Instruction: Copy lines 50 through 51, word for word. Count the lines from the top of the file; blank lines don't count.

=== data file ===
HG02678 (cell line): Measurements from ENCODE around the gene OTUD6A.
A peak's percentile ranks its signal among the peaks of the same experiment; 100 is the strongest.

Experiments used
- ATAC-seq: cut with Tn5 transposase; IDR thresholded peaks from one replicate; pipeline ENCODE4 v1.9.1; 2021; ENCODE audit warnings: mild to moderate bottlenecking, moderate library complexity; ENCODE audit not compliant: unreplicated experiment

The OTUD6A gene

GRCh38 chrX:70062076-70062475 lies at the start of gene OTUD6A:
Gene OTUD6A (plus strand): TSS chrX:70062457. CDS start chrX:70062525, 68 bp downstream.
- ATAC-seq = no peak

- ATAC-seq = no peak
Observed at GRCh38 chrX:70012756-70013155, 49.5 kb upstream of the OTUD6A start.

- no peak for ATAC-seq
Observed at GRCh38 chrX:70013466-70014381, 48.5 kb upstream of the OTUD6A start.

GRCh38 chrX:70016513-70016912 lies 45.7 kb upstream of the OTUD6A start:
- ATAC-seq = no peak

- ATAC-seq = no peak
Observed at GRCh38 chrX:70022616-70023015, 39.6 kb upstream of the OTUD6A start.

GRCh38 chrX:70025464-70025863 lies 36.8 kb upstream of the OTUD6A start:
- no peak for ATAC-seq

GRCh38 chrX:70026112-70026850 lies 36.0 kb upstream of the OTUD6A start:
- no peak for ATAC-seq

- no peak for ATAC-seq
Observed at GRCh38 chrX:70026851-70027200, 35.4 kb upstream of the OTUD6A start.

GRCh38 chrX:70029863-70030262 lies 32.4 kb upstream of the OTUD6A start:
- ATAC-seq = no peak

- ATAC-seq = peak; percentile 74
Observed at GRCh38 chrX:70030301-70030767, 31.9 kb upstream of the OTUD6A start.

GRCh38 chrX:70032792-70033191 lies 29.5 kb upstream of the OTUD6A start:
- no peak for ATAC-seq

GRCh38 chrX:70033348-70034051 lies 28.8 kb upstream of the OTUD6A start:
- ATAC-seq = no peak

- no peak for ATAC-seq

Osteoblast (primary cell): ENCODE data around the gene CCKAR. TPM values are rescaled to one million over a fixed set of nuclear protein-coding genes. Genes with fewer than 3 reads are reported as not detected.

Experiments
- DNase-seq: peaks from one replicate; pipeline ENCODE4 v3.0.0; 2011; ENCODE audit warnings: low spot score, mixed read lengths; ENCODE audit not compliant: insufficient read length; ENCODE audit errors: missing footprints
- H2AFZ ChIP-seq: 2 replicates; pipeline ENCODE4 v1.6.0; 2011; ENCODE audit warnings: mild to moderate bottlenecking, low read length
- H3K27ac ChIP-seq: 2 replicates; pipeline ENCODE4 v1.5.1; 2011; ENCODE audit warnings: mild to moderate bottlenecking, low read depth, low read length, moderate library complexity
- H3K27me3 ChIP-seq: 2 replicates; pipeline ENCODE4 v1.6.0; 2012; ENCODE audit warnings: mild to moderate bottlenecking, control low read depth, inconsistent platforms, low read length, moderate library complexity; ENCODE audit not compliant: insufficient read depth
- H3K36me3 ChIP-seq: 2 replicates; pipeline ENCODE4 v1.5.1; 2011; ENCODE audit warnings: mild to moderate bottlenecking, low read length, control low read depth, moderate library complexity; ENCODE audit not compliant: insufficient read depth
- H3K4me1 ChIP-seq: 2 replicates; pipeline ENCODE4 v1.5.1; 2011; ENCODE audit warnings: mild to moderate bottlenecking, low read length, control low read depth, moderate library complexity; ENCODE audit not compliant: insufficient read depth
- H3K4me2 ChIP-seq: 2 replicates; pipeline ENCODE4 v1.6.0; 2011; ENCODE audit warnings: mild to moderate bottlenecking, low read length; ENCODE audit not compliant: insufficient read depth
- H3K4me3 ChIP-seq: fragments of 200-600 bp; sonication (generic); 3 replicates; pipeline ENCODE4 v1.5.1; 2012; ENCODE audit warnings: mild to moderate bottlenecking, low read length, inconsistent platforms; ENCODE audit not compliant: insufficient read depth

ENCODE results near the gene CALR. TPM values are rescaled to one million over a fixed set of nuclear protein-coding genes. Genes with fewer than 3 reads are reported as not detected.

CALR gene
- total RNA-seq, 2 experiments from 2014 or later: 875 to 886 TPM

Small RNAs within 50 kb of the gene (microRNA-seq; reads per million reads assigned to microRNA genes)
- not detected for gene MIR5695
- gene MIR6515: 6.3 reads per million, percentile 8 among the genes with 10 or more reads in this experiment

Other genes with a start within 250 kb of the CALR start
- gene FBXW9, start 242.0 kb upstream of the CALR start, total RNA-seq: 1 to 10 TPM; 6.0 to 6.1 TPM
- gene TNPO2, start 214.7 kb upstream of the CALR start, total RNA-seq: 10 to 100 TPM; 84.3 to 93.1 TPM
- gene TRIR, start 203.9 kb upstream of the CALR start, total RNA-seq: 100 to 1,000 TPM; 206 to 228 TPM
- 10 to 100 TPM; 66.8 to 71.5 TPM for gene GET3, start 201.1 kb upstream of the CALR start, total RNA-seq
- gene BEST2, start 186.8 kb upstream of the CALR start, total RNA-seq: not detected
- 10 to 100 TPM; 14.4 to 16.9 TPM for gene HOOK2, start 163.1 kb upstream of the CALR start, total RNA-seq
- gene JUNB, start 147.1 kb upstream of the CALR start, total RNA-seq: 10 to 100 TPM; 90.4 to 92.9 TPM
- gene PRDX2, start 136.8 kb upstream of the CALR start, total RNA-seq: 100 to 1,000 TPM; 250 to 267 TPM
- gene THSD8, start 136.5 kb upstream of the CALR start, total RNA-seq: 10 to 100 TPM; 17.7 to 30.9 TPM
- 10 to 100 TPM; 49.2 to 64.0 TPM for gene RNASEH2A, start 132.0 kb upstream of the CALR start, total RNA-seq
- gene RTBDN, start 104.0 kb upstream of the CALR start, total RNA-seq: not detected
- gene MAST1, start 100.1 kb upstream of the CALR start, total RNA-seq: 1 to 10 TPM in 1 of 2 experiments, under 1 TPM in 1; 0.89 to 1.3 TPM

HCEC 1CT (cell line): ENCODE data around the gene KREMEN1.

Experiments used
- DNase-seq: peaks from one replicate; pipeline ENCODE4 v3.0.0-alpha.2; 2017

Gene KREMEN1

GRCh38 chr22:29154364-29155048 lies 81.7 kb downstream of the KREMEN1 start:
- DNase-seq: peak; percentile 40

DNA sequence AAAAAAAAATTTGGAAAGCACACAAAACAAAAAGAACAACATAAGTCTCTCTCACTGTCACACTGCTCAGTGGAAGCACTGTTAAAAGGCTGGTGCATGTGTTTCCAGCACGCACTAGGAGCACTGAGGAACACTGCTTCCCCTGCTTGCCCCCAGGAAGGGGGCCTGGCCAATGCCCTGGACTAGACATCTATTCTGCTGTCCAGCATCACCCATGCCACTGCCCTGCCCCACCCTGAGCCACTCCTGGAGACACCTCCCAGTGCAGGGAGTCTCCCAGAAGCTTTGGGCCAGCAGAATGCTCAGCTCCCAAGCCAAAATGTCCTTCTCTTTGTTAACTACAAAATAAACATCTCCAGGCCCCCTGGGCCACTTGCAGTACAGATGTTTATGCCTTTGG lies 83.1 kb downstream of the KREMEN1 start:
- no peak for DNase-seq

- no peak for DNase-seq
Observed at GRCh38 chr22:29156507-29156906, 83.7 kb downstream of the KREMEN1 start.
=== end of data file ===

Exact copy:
- gene TNPO2, start 214.7 kb upstream of the CALR start, total RNA-seq: 10 to 100 TPM; 84.3 to 93.1 TPM
- gene TRIR, start 203.9 kb upstream of the CALR start, total RNA-seq: 100 to 1,000 TPM; 206 to 228 TPM